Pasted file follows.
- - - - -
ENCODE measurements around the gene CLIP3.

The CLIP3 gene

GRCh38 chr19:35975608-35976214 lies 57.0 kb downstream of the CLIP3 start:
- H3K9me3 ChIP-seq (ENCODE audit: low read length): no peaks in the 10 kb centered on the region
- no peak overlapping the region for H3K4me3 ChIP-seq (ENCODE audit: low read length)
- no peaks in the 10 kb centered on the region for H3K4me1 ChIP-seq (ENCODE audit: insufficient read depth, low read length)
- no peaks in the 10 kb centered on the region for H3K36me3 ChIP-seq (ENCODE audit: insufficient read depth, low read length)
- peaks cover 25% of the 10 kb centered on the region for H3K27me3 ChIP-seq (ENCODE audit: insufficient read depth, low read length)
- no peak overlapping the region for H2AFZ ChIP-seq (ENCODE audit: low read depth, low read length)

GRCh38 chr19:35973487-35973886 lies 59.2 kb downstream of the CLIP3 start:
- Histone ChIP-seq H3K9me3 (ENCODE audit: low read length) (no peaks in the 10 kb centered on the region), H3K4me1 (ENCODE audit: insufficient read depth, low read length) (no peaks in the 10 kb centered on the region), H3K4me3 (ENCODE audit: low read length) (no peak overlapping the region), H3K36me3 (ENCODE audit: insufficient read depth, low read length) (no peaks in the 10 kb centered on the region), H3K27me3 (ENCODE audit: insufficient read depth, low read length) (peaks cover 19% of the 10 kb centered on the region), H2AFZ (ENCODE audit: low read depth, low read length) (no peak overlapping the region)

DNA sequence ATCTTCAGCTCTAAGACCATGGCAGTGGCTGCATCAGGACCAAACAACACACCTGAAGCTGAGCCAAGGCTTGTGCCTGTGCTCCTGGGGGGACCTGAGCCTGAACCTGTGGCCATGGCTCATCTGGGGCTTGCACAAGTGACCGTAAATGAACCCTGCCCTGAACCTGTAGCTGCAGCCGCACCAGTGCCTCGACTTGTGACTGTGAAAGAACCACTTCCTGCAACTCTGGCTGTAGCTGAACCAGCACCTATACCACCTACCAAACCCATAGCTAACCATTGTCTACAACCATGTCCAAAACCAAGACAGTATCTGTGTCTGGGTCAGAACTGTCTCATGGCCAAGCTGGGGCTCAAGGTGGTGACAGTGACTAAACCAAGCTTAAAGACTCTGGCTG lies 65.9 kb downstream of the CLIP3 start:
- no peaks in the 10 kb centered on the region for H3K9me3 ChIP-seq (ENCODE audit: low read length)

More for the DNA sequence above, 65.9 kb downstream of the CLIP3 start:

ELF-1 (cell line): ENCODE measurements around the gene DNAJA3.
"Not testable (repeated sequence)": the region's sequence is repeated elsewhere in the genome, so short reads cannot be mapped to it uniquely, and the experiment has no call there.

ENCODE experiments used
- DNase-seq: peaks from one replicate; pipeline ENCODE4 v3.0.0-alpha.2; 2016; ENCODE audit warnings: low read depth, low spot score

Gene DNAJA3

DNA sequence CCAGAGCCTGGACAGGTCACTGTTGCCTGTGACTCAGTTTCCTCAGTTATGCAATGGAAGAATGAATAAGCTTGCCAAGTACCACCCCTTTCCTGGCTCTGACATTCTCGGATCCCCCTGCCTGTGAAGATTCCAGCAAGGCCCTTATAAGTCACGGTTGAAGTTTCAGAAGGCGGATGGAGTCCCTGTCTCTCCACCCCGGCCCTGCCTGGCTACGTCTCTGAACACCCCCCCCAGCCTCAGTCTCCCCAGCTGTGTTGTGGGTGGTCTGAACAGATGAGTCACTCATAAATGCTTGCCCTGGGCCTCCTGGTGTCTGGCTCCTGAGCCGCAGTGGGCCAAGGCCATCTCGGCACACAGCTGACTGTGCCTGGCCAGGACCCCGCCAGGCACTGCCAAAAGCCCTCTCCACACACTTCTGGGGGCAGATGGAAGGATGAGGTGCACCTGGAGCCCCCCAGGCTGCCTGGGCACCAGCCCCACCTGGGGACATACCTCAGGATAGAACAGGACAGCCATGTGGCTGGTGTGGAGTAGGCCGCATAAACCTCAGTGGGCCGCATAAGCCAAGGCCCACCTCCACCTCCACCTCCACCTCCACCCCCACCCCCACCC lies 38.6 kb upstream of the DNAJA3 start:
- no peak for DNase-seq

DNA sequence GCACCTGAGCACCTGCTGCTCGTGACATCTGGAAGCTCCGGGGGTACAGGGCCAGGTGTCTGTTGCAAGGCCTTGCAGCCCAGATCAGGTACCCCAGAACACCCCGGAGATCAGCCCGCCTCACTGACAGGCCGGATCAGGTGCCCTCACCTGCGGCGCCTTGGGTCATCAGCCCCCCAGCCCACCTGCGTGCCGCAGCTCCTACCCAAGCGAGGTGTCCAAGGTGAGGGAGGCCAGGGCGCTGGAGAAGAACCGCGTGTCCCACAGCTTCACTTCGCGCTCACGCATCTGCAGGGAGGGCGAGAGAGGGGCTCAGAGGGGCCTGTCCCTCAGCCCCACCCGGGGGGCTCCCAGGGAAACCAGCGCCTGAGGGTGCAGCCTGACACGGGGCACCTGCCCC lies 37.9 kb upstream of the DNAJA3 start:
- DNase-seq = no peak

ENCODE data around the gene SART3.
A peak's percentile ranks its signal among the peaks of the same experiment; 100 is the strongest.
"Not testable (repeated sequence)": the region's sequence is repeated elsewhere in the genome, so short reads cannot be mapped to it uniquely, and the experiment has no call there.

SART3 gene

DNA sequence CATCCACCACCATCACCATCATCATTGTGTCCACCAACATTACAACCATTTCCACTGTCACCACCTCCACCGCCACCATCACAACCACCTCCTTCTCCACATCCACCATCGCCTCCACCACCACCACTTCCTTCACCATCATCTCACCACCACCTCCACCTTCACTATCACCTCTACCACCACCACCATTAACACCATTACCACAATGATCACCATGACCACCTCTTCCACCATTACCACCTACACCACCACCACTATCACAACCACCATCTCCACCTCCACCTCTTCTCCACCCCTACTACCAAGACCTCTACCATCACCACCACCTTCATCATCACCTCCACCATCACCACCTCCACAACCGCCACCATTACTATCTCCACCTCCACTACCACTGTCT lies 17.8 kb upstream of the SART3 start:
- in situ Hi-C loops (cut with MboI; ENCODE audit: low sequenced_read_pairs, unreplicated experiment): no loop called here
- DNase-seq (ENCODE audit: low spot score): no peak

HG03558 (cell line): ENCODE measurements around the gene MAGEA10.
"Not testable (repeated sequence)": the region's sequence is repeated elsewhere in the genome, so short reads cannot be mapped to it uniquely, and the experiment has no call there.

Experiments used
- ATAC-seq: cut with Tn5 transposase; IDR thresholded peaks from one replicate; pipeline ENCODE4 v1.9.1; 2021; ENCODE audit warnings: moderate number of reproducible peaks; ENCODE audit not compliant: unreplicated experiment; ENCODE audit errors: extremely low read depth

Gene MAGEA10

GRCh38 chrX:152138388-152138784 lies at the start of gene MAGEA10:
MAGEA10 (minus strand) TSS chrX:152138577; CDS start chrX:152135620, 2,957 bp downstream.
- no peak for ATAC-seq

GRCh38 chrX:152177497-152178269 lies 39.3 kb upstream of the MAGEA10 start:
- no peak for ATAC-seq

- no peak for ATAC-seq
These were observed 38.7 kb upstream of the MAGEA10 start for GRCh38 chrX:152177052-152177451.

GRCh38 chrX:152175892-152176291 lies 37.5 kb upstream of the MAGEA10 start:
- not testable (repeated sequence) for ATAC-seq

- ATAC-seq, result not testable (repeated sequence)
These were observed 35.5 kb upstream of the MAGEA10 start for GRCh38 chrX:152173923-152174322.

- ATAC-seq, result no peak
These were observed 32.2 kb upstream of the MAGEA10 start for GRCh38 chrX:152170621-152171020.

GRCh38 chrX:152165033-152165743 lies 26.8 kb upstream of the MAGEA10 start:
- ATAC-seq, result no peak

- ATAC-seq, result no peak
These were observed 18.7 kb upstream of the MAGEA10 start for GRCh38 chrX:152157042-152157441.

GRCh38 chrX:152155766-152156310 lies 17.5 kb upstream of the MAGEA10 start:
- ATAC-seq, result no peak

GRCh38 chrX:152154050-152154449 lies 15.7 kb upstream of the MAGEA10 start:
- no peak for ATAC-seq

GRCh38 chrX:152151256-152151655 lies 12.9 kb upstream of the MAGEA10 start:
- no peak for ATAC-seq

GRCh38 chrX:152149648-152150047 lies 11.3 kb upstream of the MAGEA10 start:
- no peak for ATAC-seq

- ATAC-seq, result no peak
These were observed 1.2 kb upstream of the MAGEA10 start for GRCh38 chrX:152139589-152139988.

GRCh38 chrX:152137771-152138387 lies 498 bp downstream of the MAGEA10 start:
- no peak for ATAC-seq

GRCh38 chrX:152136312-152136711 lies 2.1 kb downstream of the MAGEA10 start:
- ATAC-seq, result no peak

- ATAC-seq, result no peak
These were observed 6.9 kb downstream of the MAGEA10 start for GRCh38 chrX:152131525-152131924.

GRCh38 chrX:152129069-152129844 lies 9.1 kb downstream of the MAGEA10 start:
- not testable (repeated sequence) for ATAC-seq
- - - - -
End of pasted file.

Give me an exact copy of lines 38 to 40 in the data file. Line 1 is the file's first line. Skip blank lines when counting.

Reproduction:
- no peak for ATAC-seq

GRCh38 chrX:152177497-152178269 lies 39.3 kb upstream of the MAGEA10 start:
- no peak for ATAC-seq